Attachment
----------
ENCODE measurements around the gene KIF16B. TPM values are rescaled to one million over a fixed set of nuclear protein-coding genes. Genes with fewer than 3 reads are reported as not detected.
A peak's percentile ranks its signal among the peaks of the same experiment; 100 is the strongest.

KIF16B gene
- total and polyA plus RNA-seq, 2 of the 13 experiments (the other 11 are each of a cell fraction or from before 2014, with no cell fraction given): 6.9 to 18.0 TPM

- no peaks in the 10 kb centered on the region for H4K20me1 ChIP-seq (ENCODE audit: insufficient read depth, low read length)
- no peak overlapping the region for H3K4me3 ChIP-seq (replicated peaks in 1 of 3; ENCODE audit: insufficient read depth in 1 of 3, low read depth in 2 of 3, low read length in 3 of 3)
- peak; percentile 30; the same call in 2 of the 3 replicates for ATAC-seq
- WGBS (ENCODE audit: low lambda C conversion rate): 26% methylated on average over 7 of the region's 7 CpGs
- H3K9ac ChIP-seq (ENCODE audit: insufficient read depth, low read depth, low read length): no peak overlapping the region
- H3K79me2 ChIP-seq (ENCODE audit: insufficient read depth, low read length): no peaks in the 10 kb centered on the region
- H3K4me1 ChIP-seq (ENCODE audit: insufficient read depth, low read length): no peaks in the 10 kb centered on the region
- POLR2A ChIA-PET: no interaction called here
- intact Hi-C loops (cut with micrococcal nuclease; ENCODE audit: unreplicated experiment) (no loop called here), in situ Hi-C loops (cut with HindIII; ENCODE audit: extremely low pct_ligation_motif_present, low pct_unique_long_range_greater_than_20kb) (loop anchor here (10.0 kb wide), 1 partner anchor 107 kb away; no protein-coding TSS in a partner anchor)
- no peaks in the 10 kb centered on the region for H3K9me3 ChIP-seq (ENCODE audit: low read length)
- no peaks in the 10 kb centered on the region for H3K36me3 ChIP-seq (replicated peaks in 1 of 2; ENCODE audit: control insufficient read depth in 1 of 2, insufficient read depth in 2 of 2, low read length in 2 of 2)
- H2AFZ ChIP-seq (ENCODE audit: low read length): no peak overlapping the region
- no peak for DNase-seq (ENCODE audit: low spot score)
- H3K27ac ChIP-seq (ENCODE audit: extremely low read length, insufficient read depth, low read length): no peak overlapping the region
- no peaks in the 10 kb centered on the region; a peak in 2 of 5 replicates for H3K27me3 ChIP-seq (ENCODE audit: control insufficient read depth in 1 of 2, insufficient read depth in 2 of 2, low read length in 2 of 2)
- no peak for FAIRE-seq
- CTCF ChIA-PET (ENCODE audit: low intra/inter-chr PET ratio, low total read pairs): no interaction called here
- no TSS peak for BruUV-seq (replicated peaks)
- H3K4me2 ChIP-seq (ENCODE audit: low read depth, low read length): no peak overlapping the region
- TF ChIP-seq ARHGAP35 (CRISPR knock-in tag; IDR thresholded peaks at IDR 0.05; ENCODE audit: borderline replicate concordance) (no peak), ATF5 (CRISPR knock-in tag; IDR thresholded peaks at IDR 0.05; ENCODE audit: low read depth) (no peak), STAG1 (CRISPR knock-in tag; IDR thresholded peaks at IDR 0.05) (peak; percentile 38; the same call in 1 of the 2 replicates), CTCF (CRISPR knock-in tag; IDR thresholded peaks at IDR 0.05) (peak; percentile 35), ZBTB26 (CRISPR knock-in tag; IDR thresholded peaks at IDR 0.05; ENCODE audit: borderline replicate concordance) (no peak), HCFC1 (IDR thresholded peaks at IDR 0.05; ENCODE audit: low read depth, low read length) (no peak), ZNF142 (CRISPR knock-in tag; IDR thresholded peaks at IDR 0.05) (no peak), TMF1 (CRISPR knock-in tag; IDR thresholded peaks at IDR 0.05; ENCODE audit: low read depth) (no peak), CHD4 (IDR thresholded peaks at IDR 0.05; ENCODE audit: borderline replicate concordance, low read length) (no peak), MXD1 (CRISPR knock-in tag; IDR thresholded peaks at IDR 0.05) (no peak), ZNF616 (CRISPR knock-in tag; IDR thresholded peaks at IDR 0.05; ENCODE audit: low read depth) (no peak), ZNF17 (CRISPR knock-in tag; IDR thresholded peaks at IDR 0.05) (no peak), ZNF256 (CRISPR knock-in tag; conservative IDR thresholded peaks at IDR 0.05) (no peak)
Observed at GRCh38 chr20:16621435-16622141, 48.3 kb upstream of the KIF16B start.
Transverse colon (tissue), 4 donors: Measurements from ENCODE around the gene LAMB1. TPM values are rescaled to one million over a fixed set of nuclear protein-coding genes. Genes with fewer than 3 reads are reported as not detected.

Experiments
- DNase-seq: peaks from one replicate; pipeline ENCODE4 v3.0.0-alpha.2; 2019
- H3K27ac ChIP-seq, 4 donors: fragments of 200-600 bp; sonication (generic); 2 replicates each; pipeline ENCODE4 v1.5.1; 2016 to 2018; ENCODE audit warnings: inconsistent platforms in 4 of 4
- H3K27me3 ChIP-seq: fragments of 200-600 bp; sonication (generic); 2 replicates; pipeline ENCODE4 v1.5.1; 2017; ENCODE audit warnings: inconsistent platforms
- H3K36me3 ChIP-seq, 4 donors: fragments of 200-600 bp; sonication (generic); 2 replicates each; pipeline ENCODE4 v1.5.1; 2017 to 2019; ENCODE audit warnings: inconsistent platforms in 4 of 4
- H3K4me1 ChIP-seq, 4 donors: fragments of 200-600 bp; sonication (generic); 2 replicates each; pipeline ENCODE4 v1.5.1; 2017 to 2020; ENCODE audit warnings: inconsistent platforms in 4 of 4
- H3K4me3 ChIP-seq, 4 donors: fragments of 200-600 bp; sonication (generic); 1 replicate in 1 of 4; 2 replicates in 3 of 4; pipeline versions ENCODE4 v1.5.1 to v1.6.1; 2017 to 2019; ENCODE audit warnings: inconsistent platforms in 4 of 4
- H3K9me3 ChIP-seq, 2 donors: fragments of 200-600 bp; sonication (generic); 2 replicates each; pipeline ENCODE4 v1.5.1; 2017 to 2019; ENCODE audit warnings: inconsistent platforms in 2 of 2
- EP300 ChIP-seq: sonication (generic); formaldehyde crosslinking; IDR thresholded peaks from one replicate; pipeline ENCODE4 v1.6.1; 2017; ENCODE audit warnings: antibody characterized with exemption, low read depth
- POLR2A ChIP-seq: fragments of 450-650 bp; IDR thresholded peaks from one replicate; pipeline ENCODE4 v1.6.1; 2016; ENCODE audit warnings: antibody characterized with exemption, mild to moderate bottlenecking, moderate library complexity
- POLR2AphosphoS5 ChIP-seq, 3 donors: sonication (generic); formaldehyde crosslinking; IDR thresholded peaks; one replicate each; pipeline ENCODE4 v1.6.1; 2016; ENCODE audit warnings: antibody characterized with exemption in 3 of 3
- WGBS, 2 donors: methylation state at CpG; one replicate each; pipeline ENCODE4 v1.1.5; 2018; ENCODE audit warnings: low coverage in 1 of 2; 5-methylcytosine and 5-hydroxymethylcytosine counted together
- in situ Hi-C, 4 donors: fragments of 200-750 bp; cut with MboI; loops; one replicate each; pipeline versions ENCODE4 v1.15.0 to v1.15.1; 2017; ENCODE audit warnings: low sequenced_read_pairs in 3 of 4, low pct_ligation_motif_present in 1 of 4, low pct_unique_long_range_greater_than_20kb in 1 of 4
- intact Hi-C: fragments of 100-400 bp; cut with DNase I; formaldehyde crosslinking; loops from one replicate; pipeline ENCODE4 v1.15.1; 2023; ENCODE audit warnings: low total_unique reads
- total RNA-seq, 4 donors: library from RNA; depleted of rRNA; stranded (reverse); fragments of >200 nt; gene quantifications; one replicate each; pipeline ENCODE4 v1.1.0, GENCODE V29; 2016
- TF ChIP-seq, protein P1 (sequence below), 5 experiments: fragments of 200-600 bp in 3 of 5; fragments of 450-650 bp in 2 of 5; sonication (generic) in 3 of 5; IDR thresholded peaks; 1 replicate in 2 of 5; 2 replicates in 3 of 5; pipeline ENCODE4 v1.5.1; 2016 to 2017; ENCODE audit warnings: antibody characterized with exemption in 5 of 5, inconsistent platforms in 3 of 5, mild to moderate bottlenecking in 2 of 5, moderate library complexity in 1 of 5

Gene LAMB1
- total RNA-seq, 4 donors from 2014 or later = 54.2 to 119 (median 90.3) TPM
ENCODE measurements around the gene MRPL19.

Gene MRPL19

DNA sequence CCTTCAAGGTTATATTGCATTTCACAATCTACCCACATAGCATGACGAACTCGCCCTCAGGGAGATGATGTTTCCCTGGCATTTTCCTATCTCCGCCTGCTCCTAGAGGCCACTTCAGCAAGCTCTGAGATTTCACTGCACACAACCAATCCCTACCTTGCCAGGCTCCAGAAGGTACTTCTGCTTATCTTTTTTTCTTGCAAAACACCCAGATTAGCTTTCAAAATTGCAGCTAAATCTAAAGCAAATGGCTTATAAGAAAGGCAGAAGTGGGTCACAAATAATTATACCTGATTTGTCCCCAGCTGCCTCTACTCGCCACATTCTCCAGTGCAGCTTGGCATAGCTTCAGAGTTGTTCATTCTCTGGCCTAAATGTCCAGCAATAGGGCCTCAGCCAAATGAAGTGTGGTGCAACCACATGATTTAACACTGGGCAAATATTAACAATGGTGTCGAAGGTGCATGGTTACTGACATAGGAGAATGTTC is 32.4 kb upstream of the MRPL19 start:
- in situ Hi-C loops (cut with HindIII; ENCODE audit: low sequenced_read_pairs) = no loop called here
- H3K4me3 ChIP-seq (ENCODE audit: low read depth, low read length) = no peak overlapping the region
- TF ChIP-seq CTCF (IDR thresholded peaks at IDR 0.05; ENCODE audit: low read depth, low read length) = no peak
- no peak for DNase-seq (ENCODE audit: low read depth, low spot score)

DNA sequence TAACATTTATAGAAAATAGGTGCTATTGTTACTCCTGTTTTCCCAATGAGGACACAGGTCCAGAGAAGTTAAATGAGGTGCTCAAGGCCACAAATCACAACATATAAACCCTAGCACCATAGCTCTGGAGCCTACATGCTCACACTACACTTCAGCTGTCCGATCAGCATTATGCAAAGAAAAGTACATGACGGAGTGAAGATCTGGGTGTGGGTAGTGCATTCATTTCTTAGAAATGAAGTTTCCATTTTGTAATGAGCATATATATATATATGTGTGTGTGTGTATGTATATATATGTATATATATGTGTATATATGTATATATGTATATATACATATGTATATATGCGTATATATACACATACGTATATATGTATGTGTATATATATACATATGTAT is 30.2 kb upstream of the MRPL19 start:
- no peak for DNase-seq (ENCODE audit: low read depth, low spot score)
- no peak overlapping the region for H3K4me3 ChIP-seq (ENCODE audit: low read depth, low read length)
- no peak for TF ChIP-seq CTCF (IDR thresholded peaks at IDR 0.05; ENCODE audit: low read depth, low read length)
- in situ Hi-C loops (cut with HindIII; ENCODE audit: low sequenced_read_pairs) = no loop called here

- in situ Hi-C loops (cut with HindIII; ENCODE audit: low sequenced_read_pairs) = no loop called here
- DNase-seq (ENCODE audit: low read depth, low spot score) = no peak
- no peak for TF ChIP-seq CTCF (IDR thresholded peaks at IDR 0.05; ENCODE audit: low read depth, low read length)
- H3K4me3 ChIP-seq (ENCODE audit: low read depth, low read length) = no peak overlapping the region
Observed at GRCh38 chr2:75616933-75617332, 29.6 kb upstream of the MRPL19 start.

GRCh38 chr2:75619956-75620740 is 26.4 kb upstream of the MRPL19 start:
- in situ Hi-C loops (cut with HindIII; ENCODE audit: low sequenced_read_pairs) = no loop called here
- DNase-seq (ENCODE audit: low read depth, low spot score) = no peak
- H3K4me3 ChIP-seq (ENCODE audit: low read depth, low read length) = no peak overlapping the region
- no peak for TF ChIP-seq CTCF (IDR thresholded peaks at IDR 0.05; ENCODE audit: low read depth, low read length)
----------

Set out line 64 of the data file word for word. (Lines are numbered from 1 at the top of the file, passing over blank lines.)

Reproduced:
- DNase-seq (ENCODE audit: low read depth, low spot score) = no peak